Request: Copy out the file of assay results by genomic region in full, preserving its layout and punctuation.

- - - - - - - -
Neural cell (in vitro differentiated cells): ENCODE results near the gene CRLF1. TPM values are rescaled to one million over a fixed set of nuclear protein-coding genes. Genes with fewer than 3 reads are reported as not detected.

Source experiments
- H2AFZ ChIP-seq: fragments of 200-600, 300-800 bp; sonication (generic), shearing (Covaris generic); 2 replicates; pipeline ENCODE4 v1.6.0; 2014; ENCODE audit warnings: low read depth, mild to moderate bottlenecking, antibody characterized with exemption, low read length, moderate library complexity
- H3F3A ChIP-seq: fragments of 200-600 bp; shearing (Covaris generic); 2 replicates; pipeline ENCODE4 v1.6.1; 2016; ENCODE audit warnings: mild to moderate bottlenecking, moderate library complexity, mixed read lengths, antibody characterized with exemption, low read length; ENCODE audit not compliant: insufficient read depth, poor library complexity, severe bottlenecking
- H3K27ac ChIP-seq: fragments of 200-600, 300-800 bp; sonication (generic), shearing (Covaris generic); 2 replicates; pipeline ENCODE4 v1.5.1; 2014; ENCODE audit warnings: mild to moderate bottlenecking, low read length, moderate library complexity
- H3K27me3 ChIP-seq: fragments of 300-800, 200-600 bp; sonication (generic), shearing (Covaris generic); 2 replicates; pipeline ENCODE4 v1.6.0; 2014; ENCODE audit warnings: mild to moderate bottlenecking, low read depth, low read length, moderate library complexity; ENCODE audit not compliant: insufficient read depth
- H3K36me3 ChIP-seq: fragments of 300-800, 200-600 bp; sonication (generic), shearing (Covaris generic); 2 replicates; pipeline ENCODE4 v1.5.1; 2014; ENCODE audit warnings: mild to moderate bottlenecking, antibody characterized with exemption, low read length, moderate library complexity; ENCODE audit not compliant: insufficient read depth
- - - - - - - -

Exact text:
Neural cell (in vitro differentiated cells): ENCODE results near the gene CRLF1. TPM values are rescaled to one million over a fixed set of nuclear protein-coding genes. Genes with fewer than 3 reads are reported as not detected.

Source experiments
- H2AFZ ChIP-seq: fragments of 200-600, 300-800 bp; sonication (generic), shearing (Covaris generic); 2 replicates; pipeline ENCODE4 v1.6.0; 2014; ENCODE audit warnings: low read depth, mild to moderate bottlenecking, antibody characterized with exemption, low read length, moderate library complexity
- H3F3A ChIP-seq: fragments of 200-600 bp; shearing (Covaris generic); 2 replicates; pipeline ENCODE4 v1.6.1; 2016; ENCODE audit warnings: mild to moderate bottlenecking, moderate library complexity, mixed read lengths, antibody characterized with exemption, low read length; ENCODE audit not compliant: insufficient read depth, poor library complexity, severe bottlenecking
- H3K27ac ChIP-seq: fragments of 200-600, 300-800 bp; sonication (generic), shearing (Covaris generic); 2 replicates; pipeline ENCODE4 v1.5.1; 2014; ENCODE audit warnings: mild to moderate bottlenecking, low read length, moderate library complexity
- H3K27me3 ChIP-seq: fragments of 300-800, 200-600 bp; sonication (generic), shearing (Covaris generic); 2 replicates; pipeline ENCODE4 v1.6.0; 2014; ENCODE audit warnings: mild to moderate bottlenecking, low read depth, low read length, moderate library complexity; ENCODE audit not compliant: insufficient read depth
- H3K36me3 ChIP-seq: fragments of 300-800, 200-600 bp; sonication (generic), shearing (Covaris generic); 2 replicates; pipeline ENCODE4 v1.5.1; 2014; ENCODE audit warnings: mild to moderate bottlenecking, antibody characterized with exemption, low read length, moderate library complexity; ENCODE audit not compliant: insufficient read depth